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Peyton Van Ottlerloo of Sioux Center was 10 months old when her first cochlear device was turned on to help her hear.

After working with speech therapies for a number of years, Peyton no longer needs extra help speaking or hearing, and she can now communicate well with others, learn independently in school and participate in all her favorite extracurriculars and activities, which also includes participating in her church youth group and being a basketball team manager.

“I kind of forget they’re there sometimes now,” she said.

The directional tuning helps her focus during band practice and cut out extra noise in crowded, loud spaces. With a laugh, she even admits to tuning out her parents, on occasion.

Changes in technology have also given her some “cool things” she enjoys as the processor she upgraded to in 2019 not only had better sound quality but included Bluetooth and an app for her phone so she can see diagnostics and battery life without a separate remote like she previously had.

Having to change the battery multiple times a day, which thankfully its now rechargeable, is her biggest challenge each day.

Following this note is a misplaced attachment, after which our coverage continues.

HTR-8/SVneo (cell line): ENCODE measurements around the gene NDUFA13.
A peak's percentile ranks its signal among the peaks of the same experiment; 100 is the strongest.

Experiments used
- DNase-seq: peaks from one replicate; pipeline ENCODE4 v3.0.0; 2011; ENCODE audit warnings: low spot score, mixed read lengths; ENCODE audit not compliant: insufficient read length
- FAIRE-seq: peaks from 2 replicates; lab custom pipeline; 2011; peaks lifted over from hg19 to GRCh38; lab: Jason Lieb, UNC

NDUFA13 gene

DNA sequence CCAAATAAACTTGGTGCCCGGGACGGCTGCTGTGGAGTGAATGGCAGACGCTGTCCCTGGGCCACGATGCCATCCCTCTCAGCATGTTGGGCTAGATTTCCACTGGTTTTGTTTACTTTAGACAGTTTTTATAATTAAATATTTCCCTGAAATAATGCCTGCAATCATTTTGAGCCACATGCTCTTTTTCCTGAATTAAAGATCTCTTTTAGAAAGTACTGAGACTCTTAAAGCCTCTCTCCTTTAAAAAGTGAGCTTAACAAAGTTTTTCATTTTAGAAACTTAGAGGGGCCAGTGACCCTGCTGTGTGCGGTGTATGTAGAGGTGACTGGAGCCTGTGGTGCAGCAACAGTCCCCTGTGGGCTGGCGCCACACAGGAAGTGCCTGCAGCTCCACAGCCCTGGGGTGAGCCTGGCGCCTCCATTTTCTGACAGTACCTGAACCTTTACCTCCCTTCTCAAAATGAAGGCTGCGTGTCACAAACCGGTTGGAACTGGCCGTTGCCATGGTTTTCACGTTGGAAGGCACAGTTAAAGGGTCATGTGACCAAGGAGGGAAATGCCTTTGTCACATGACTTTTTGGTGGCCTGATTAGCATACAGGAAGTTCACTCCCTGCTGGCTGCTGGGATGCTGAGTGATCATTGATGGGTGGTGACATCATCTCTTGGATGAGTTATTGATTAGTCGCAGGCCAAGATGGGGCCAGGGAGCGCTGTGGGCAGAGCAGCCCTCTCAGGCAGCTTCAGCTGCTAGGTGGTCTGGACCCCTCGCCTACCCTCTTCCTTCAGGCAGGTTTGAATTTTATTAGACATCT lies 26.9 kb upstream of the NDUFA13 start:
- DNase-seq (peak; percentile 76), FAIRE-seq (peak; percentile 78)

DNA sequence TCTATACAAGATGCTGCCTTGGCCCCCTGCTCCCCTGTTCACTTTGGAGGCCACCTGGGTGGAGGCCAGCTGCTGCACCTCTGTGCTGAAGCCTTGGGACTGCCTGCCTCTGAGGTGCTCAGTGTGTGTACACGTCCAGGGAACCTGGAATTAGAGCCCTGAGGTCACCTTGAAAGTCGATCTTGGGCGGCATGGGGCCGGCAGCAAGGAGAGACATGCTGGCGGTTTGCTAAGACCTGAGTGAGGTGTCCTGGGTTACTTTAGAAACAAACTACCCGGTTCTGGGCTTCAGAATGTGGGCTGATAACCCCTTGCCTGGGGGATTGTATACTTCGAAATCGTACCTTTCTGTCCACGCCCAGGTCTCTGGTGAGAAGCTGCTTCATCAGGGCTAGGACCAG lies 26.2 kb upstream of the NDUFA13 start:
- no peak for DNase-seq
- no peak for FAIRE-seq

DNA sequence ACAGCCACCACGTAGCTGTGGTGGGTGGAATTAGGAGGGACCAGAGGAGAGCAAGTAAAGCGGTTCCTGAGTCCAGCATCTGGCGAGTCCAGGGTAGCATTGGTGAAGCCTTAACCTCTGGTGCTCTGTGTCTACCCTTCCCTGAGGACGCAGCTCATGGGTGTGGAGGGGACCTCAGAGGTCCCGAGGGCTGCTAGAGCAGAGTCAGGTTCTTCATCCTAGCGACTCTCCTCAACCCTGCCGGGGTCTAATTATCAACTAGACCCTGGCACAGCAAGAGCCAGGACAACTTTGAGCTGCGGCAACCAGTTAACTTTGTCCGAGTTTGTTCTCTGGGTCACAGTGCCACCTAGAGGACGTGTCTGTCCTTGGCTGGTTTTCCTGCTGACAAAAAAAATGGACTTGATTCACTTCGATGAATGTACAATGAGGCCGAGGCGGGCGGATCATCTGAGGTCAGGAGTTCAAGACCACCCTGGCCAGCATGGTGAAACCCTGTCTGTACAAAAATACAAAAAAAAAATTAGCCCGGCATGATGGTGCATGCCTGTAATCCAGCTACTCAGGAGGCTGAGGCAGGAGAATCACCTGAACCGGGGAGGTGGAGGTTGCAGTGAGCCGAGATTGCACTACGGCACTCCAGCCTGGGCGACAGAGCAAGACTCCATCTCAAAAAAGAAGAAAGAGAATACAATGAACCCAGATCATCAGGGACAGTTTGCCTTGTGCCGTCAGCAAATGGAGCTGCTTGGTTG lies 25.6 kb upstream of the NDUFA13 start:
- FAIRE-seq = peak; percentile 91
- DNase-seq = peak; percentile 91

“Singing, dancing, performing, spending time with my friends — I love being around people so if watching that battery is what I have to do to make that happen, I can do that because I wouldn’t have what I have now, the life I have now, without it,” she said.

Peyton recently got her learner’s permit, is excited for the spring Show Choir season and looks forward to attending Sioux Center High School next fall, where her older sister, Olivia, 17, is a junior currently.

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The Van Otterloo family of Sioux Center includes Peyton, 14, Olivia, 17 and parents Bonita and Bobby.

Peyton’s parents are excited to watch those next steps.

“There was a cool moment when we were struggling with her not having hearing and not sure what we were going to do as parents who could not fix this or do anything ourselves,” Bobby said. “We got a phone call from my parents. They read some scripture, John 9 in which Jesus heals a man born blind. The disciples ask who sinned to cause the problem because that’s the prevailing thought that it’s a punishment. It’s something we wondered about. Jesus says in that passage that ‘Neither this man nor his parents sinned but this happened so that the works of God might be displayed in him.’

“That’s been our motto, key verse, in this journey as a family. We know God has got a plan for Peyton and it’s fun seeing her tell her story now. God gets the glory.”